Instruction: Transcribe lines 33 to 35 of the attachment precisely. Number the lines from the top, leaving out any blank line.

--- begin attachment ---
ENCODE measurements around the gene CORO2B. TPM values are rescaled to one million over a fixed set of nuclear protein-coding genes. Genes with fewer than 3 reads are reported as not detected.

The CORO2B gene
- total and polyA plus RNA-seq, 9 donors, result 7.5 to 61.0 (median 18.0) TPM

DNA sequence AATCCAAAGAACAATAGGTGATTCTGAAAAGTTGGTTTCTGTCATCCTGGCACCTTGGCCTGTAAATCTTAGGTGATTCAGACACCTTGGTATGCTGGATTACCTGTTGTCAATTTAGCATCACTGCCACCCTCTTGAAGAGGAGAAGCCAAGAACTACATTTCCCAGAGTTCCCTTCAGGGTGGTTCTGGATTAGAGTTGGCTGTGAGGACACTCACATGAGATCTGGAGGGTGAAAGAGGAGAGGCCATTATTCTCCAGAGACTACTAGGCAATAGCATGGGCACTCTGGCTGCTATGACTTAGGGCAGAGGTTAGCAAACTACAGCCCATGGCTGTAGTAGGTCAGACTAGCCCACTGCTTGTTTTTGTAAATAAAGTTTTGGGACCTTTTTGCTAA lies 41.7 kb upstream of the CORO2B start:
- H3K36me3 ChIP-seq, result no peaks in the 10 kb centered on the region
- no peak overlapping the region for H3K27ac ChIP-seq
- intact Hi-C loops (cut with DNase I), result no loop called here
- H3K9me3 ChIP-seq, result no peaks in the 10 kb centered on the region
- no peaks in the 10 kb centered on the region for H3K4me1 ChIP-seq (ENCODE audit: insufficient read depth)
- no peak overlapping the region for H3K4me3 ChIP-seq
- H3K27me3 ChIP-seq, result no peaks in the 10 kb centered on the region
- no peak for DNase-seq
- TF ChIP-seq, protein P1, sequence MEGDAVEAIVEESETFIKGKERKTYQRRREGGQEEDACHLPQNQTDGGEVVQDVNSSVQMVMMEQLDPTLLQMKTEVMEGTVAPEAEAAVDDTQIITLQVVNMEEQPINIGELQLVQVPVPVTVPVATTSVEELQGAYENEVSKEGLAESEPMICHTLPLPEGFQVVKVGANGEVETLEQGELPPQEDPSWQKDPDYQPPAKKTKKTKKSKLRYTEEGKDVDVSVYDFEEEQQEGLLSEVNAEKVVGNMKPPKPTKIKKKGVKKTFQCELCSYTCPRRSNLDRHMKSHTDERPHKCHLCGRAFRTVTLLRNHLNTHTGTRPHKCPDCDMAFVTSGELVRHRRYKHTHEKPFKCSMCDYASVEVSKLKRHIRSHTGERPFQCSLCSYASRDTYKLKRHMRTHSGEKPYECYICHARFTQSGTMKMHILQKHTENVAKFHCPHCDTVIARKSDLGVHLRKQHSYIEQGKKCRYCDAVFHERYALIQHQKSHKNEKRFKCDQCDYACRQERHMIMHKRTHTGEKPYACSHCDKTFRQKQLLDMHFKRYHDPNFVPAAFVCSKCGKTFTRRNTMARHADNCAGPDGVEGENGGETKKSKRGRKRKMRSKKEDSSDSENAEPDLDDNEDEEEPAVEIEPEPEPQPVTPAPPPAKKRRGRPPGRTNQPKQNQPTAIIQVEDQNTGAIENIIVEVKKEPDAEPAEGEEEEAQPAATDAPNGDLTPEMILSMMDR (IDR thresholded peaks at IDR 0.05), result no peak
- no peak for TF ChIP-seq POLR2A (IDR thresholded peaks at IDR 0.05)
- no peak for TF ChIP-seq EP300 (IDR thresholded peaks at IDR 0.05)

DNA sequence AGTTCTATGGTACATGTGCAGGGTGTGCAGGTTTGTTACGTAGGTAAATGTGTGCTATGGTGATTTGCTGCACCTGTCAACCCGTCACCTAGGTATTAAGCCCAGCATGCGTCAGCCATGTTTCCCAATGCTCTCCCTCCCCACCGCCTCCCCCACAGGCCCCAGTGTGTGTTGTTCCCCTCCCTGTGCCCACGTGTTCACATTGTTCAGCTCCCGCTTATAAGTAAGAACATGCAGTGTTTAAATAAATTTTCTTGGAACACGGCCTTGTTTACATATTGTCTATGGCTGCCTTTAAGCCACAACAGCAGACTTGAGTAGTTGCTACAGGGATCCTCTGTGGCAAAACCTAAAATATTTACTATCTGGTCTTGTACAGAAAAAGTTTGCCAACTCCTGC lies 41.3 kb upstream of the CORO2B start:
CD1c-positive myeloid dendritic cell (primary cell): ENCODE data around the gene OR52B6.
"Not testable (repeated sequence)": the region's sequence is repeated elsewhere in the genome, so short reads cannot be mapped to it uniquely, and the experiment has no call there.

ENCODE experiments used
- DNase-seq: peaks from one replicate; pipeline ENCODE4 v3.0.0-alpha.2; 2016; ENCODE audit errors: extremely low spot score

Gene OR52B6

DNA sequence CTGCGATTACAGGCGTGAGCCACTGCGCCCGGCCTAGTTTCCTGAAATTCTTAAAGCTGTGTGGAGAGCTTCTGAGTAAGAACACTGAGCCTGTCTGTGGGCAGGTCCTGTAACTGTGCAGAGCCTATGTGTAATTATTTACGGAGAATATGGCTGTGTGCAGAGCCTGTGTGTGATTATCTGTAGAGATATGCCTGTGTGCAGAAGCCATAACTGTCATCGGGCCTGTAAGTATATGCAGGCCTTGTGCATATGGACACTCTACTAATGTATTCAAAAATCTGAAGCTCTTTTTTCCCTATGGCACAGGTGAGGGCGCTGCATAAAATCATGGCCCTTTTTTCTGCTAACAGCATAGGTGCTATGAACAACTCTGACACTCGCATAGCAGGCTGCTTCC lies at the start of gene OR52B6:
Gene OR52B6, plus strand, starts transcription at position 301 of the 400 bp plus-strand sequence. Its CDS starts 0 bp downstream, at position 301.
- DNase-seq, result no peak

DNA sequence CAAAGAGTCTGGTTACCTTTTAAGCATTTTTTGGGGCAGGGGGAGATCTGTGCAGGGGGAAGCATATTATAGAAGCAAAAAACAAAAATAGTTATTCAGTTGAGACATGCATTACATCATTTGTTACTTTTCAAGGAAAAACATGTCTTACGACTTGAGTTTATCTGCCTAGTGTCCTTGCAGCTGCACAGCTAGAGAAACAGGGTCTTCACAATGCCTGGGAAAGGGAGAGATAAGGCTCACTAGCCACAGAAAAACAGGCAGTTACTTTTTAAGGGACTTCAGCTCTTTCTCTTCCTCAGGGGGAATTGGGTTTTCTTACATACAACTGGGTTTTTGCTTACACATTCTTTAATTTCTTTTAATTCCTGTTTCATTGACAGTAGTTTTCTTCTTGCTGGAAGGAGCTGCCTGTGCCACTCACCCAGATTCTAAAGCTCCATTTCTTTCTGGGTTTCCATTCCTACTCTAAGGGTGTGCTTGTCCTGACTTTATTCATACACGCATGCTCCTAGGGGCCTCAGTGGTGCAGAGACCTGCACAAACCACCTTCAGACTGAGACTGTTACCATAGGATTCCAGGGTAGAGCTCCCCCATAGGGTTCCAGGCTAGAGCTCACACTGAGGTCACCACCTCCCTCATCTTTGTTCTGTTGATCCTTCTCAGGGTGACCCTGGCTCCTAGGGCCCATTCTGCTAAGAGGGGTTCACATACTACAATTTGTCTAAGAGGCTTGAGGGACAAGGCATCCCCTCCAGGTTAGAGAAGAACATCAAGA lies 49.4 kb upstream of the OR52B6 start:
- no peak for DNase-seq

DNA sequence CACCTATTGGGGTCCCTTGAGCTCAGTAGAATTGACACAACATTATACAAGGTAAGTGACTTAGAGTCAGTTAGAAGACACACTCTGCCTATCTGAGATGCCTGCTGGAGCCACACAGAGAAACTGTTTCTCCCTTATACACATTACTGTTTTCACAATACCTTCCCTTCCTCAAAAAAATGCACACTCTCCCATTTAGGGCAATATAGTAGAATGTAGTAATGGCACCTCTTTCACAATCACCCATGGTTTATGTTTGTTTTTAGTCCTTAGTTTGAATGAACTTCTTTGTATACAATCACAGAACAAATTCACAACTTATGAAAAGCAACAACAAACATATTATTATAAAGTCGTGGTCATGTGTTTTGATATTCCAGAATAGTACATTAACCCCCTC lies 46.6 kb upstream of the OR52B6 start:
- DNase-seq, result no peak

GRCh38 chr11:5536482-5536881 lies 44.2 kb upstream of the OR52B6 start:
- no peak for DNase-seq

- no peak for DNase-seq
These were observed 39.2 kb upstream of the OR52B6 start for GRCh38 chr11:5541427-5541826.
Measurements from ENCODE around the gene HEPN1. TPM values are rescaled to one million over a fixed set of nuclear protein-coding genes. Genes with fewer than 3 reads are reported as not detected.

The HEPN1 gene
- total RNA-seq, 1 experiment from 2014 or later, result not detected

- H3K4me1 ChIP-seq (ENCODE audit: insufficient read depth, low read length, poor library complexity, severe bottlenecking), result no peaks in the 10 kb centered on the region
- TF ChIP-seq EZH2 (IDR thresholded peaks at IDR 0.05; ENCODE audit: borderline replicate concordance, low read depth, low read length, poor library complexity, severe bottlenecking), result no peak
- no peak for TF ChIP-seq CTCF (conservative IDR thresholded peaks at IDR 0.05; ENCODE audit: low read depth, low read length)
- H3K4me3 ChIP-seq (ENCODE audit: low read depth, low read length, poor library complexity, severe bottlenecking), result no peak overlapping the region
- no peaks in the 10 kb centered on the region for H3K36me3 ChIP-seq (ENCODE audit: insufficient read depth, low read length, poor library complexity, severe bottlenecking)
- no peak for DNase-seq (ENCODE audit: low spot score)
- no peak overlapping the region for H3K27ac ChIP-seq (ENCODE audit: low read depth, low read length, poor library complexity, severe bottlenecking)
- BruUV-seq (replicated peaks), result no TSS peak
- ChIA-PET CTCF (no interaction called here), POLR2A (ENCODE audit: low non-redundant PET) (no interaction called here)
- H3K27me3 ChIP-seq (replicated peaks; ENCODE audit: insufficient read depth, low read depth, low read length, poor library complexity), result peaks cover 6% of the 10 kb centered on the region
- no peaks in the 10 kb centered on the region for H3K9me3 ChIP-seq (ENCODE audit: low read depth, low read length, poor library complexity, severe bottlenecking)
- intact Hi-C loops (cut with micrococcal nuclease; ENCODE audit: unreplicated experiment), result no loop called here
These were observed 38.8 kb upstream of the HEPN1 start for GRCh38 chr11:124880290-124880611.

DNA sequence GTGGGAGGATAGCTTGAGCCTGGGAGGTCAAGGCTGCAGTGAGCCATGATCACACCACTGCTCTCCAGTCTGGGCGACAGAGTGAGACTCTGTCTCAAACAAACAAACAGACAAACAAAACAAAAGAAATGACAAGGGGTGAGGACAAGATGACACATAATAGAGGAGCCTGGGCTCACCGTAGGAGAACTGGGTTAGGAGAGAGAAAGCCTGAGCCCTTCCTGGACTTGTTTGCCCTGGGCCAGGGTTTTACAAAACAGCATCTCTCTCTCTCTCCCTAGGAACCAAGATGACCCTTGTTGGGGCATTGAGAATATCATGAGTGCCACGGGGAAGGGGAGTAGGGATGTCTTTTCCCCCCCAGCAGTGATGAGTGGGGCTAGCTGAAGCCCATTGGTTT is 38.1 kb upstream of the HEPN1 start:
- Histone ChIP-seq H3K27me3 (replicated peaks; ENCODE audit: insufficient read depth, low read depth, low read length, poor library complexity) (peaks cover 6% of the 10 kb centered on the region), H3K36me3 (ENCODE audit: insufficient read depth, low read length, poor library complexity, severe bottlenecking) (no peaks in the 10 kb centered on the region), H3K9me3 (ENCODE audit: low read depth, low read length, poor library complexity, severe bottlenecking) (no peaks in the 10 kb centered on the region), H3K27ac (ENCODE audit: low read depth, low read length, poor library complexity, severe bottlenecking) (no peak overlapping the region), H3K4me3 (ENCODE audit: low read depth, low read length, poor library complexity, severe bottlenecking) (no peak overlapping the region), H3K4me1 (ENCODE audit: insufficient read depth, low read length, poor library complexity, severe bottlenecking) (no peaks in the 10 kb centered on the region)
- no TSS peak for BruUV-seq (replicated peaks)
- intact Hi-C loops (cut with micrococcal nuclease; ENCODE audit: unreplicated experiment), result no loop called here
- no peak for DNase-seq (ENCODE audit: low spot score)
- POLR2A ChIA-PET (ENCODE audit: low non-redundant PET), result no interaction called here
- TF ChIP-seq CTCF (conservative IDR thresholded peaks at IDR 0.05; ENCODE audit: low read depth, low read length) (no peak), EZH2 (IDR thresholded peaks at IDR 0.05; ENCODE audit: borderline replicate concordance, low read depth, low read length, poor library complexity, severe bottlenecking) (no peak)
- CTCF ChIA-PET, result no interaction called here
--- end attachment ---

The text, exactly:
Measurements from ENCODE around the gene HEPN1. TPM values are rescaled to one million over a fixed set of nuclear protein-coding genes. Genes with fewer than 3 reads are reported as not detected.

The HEPN1 gene
- total RNA-seq, 1 experiment from 2014 or later, result not detected